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[Album Review] Legend Of The Seagullmen (Self-Titled)

While there are plenty of examples of notable established artists banding together, often leading to exciting results, such as Hollywood VampiresA Perfect Circle and Alter Bridge, if the obnoxious, exaggerative term ‘super-group’ wasn’t already enough of an indication that certain projects such as these perhaps don’t take themselves quite so seriously, then you need look no further than Legend Of The Seagullmen. Combining the likes of Tool’s Danny Carey and Brent Hinds of Mastodon, alongside film director Jimmy Hayward on additional guitar duties, and ex-Zappa Plays Zappa bassist Pete Griffin, the group’s expanded arsenal stretches even further to include guitarist Tim DawsonChris DiGiovanni on synth and keyboards, and of course on lead vocals, the ‘visionary’ David ‘The Doctor’ Dreyer, as described on the project’s official website. The band’s objective? To “sing of ship wrecks and giant mutant squid,” and “crafting conceptual rock ‘n’ roll hymns of epic proportions.” And oh boy, do they ever.

Stylistically, the band’s 2018 debut, Legend Of The Seagullmen, wastes no time at all in establishing its prerogative; diving into opener ‘We Are The Seagullmen’, the album’s bombastic, nautical influences are front and center, navy bells tolling ominously while David Dreyer’s menacing chants of “we are the seagullmen” build gradually over moody, prog-rock instrumentals. The atmosphere carries neatly over to following track, ‘The Fogger’, scorching guitar leads and a ‘Crazy Train’-esque riff peppering the track, while Danny Carey’s signature thunderous percussion keeps things moving and David Dreyer’s aggressive lower register once again captains the track into explosive oblivion. Sure, it’s all spectacularly tongue-in-cheek material, but the competency of its performances cannot be denied in the slightest, not to mention simply how evidently on-board all members of ‘The Seagullmen’ clearly are.

Indeed, while taking clear inspiration from the likes of 70s to 80s English heavy metal standouts, Judas Priest and Iron Maiden, alongside flavors of thrash metal titans Metallica, plenty of Legend Of The Seagullmen’s riffy, solo-heavy instrumental work is abundantly enjoyable throughout the record, such as the blistering introductory ‘Legend Of The Seagullmen’ riff, or ‘Shipswreck’s spectacular guitar solo. Alongside these comes even further instances of weird and wonderful experimentation and inspiration, ‘Shipswreck’s introductory synth reminiscent of 80s John Carpenter soundtracks, while ‘Ballad Of The Deep Sea Diver’ takes advantage of a cocky, western over driven riff. As a whole, much of the album’s charm owes itself heavily to a writing process preferring to record ideas on the fly, a method admitted by Danny Carey while reflecting on his drum work for the record; playing for the simple sake of enjoying playing, and seeing if something good comes out of it.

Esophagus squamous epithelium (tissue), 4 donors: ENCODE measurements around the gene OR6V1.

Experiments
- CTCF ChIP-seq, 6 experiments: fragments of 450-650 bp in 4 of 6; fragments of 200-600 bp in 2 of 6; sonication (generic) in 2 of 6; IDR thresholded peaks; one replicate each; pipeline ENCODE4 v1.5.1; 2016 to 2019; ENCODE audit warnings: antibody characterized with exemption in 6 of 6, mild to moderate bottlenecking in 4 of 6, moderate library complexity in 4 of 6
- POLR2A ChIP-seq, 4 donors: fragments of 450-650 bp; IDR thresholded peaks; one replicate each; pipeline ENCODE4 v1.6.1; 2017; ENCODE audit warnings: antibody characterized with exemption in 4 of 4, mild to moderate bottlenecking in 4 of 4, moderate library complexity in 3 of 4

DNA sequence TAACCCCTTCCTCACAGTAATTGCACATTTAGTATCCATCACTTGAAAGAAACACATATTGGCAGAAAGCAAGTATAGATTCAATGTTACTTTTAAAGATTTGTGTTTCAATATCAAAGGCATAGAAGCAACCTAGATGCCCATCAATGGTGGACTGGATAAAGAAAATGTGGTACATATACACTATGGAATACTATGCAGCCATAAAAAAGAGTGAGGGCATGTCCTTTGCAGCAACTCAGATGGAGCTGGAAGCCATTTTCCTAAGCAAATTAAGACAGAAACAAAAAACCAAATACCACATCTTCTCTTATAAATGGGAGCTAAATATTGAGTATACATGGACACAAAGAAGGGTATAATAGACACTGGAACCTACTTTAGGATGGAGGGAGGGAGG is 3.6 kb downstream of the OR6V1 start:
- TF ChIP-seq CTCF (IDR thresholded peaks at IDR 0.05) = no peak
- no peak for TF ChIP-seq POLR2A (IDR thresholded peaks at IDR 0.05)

Of course, much of the album’s lyrical content holds both the heart of the record, and its most entertaining factor; while briskly navigating plenty of Nordic influences, nautical myths and monsters, and roaring hooks such as “x marks the spot” and “we are the seagullmen”, the members of the “genre destroying super-group” are hamming things up to spectacular heights, and loving every glorious minute of it. It’s an album completely geared towards having as much fun as possible and welcoming all along for the ride, although the unprepared listener may require an unexpected hefty pinch of (sea)salt before accepting the sheer ridiculous of the album’s nature.

There are certainly likely to be those disappointed with the direction taken on the record, perhaps expecting something more akin to Danny Carey’s Tool or Brent Hinds’ Mastodon, but if you’re at all surprised by the type of material produced by a group of individuals referring to themselves as the Legend Of The Seagullmen, then perhaps things are being taken just a little bit too seriously. Ultimately, the album boasts plenty of consistency instrumentally, while also launching the band wholeheartedly into the kind of lyrical content more commonly expected of Alestorm, the only true Achilles heel of the record being rather simple; while impressive, the album’s charming novelty suffers the risk of waning significantly following only a few listens. Despite this, there is plenty enough material to enjoy that will surely make for a killer live set, no doubt with fake pirate beards, inflatable Kraken tentacles attacking the audience, and an overhead projection of Geoffrey Rush’s Captain Barbossa harassing Keira Knightley and stabbing Jack Sparrow on a loop.

M. Stoneman

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